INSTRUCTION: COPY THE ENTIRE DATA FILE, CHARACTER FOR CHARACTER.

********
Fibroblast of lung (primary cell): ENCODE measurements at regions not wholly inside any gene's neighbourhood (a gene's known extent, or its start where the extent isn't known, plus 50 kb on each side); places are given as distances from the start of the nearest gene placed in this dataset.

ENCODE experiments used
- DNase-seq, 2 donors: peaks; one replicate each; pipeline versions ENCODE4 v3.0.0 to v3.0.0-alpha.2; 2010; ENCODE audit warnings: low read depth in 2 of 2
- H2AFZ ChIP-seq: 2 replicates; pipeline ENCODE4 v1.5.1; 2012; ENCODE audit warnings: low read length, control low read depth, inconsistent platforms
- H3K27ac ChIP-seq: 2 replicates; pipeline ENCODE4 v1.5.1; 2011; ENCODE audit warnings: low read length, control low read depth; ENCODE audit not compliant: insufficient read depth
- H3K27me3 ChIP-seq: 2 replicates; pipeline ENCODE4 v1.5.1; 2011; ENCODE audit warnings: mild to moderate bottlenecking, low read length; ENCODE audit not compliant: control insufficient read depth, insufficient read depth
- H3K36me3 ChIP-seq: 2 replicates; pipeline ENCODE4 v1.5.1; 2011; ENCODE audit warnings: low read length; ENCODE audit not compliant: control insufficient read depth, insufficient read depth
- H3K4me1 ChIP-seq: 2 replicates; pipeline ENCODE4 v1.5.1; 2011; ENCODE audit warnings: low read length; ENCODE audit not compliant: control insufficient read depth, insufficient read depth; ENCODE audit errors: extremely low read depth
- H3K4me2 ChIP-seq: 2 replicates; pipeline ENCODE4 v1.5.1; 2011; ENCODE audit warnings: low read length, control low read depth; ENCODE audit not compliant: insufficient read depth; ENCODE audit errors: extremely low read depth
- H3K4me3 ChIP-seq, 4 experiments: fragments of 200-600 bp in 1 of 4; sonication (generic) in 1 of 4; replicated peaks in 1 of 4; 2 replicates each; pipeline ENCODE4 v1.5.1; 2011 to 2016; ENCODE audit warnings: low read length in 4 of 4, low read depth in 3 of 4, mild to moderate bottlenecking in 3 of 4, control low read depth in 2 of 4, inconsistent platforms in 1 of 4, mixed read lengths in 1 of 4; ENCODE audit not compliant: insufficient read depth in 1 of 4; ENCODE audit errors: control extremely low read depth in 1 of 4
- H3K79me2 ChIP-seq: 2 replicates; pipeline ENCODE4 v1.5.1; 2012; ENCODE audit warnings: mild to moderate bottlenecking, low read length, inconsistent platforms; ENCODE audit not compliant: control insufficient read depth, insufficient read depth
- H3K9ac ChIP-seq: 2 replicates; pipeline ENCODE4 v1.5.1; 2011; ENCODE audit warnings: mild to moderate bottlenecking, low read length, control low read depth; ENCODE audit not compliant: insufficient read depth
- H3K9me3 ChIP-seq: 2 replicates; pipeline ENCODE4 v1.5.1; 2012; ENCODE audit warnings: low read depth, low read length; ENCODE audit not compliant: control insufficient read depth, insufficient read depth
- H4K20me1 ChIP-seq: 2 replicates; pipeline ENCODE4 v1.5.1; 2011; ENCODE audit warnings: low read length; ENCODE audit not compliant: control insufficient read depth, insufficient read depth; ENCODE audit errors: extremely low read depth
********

Fibroblast of lung (primary cell): ENCODE measurements at regions not wholly inside any gene's neighbourhood (a gene's known extent, or its start where the extent isn't known, plus 50 kb on each side); places are given as distances from the start of the nearest gene placed in this dataset.

ENCODE experiments used
- DNase-seq, 2 donors: peaks; one replicate each; pipeline versions ENCODE4 v3.0.0 to v3.0.0-alpha.2; 2010; ENCODE audit warnings: low read depth in 2 of 2
- H2AFZ ChIP-seq: 2 replicates; pipeline ENCODE4 v1.5.1; 2012; ENCODE audit warnings: low read length, control low read depth, inconsistent platforms
- H3K27ac ChIP-seq: 2 replicates; pipeline ENCODE4 v1.5.1; 2011; ENCODE audit warnings: low read length, control low read depth; ENCODE audit not compliant: insufficient read depth
- H3K27me3 ChIP-seq: 2 replicates; pipeline ENCODE4 v1.5.1; 2011; ENCODE audit warnings: mild to moderate bottlenecking, low read length; ENCODE audit not compliant: control insufficient read depth, insufficient read depth
- H3K36me3 ChIP-seq: 2 replicates; pipeline ENCODE4 v1.5.1; 2011; ENCODE audit warnings: low read length; ENCODE audit not compliant: control insufficient read depth, insufficient read depth
- H3K4me1 ChIP-seq: 2 replicates; pipeline ENCODE4 v1.5.1; 2011; ENCODE audit warnings: low read length; ENCODE audit not compliant: control insufficient read depth, insufficient read depth; ENCODE audit errors: extremely low read depth
- H3K4me2 ChIP-seq: 2 replicates; pipeline ENCODE4 v1.5.1; 2011; ENCODE audit warnings: low read length, control low read depth; ENCODE audit not compliant: insufficient read depth; ENCODE audit errors: extremely low read depth
- H3K4me3 ChIP-seq, 4 experiments: fragments of 200-600 bp in 1 of 4; sonication (generic) in 1 of 4; replicated peaks in 1 of 4; 2 replicates each; pipeline ENCODE4 v1.5.1; 2011 to 2016; ENCODE audit warnings: low read length in 4 of 4, low read depth in 3 of 4, mild to moderate bottlenecking in 3 of 4, control low read depth in 2 of 4, inconsistent platforms in 1 of 4, mixed read lengths in 1 of 4; ENCODE audit not compliant: insufficient read depth in 1 of 4; ENCODE audit errors: control extremely low read depth in 1 of 4
- H3K79me2 ChIP-seq: 2 replicates; pipeline ENCODE4 v1.5.1; 2012; ENCODE audit warnings: mild to moderate bottlenecking, low read length, inconsistent platforms; ENCODE audit not compliant: control insufficient read depth, insufficient read depth
- H3K9ac ChIP-seq: 2 replicates; pipeline ENCODE4 v1.5.1; 2011; ENCODE audit warnings: mild to moderate bottlenecking, low read length, control low read depth; ENCODE audit not compliant: insufficient read depth
- H3K9me3 ChIP-seq: 2 replicates; pipeline ENCODE4 v1.5.1; 2012; ENCODE audit warnings: low read depth, low read length; ENCODE audit not compliant: control insufficient read depth, insufficient read depth
- H4K20me1 ChIP-seq: 2 replicates; pipeline ENCODE4 v1.5.1; 2011; ENCODE audit warnings: low read length; ENCODE audit not compliant: control insufficient read depth, insufficient read depth; ENCODE audit errors: extremely low read depth